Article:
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Wednesday, January 13, 2010

Imagine that...a corporation willing to sacrifice billions of dollars on principle
Posted by Jill | 4:48 AM
You know, sometimes it seems that Google is getting to be a pretty scary company. They know what you search on, if you have a gmail account they know your correspondence, if you use Blogger they know what you think. Now they even have phones so they can know where you are and what you're doing every single minute. Imagine a company like, say, Blackwater having so much information on so many people.

Imagine a company like, say, Procter & Gamble telling the government of an entire country of billions of people that if it doesn't clean up its act, it can go fuck itself:

Like many other well-known organizations, we face cyber attacks of varying degrees on a regular basis. In mid-December, we detected a highly sophisticated and targeted attack on our corporate infrastructure originating from China that resulted in the theft of intellectual property from Google. However, it soon became clear that what at first appeared to be solely a security incident--albeit a significant one--was something quite different.

First, this attack was not just on Google. As part of our investigation we have discovered that at least twenty other large companies from a wide range of businesses--including the Internet, finance, technology, media and chemical sectors--have been similarly targeted. We are currently in the process of notifying those companies, and we are also working with the relevant U.S. authorities.

Second, we have evidence to suggest that a primary goal of the attackers was accessing the Gmail accounts of Chinese human rights activists. Based on our investigation to date we believe their attack did not achieve that objective. Only two Gmail accounts appear to have been accessed, and that activity was limited to account information (such as the date the account was created) and subject line, rather than the content of emails themselves.

Third, as part of this investigation but independent of the attack on Google, we have discovered that the accounts of dozens of U.S.-, China- and Europe-based Gmail users who are advocates of human rights in China appear to have been routinely accessed by third parties. These accounts have not been accessed through any security breach at Google, but most likely via phishing scams or malware placed on the users' computers.


These attacks and the surveillance they have uncovered--combined with the attempts over the past year to further limit free speech on the web--have led us to conclude that we should review the feasibility of our business operations in China. We have decided we are no longer willing to continue censoring our results on Google.cn, and so over the next few weeks we will be discussing with the Chinese government the basis on which we could operate an unfiltered search engine within the law, if at all. We recognize that this may well mean having to shut down Google.cn, and potentially our offices in China.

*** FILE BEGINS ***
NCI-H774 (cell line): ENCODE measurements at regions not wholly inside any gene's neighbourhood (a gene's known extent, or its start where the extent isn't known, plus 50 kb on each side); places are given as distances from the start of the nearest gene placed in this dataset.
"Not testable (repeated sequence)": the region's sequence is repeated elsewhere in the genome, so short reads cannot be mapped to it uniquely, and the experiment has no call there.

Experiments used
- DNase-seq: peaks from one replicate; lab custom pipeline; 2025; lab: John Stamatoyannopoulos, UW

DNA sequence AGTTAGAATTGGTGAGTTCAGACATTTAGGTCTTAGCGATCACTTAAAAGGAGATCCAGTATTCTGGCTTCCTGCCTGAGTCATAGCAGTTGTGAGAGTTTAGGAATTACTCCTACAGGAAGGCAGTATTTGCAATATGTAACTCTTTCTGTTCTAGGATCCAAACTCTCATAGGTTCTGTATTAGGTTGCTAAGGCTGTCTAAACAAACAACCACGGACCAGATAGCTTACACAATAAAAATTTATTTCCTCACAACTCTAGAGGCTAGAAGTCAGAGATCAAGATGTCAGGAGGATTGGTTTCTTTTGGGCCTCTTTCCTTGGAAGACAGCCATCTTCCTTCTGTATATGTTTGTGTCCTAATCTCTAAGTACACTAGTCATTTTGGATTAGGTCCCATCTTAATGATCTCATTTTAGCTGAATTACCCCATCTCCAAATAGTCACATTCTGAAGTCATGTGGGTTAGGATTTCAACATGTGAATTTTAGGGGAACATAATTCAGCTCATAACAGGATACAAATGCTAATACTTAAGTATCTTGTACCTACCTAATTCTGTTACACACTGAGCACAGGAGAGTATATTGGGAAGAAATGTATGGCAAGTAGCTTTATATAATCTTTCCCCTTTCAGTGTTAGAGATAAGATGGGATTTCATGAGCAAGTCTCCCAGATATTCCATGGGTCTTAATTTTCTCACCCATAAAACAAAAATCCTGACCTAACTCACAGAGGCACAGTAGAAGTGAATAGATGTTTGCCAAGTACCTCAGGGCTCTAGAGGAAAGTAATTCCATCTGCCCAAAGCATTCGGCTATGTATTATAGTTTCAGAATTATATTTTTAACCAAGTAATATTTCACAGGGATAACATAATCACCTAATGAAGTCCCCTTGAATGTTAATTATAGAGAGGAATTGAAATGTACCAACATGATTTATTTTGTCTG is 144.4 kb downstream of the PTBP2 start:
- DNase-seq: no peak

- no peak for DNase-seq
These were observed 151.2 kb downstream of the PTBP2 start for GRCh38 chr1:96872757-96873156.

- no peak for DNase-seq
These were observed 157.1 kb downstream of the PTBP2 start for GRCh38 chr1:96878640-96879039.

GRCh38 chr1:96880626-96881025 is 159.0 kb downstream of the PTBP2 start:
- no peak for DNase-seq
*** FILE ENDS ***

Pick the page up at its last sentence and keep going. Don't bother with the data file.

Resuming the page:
The decision to review our business operations in China has been incredibly hard, and we know that it will have potentially far-reaching consequences. We want to make clear that this move was driven by our executives in the United States, without the knowledge or involvement of our employees in China who have worked incredibly hard to make Google.cn the success it is today. We are committed to working responsibly to resolve the very difficult issues raised.

--Posted by David Drummond, SVP, Corporate Development and Chief Legal Officer

Don't Be Evil indeed.

(Heh. Underneath the post is a list to all the sites that are linking to the release.)


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Anonymous Anonymous said...
Can anybody here say Bing!?
Somehow I suspect our frinds on Redland will see an opportunity in this. Don't suppose Chinese dissidents use Hotmail.

Blogger Raven Onthill said...
I think there's some self-protection, too, though. If Google runs data centers in China, and China's police agencies assault those data centers security their entire international network is subject to penetration. It's not entirely possible to secure their Chinese data centers against physical break-ins, suborned employees, and so-on.

Still, it's an amazing thing for any business to do.

Blogger jurassicpork said...
Actually, it's more like $300,000,000. I think they're just playing a game of chicken with China and this is just in response to criticism from people like us. There's no nobility in corporations, especially one as rapacious as Google. Don't forget, they've played their part in China's censorship since 2006 with seemingly no problem.

Blogger Jayhawk said...
Actually, Google has shown significant disregard for principle by supporting censorship in China for years. Their threat to withdraw over the hacking of their system is pure self interest.

Good business, and I have no issue with it or with Google. They are a legitimate and non-predatory business. I like their model, the way they treat customers, employees and vendors. But let's not pretend they are better than they are; if they were all that principled they would have left China when that government demanded that they support censorship.

Anonymous mandt said...
But, but, what about all the way cool Twits in China. I mean, like it's soooo annoying.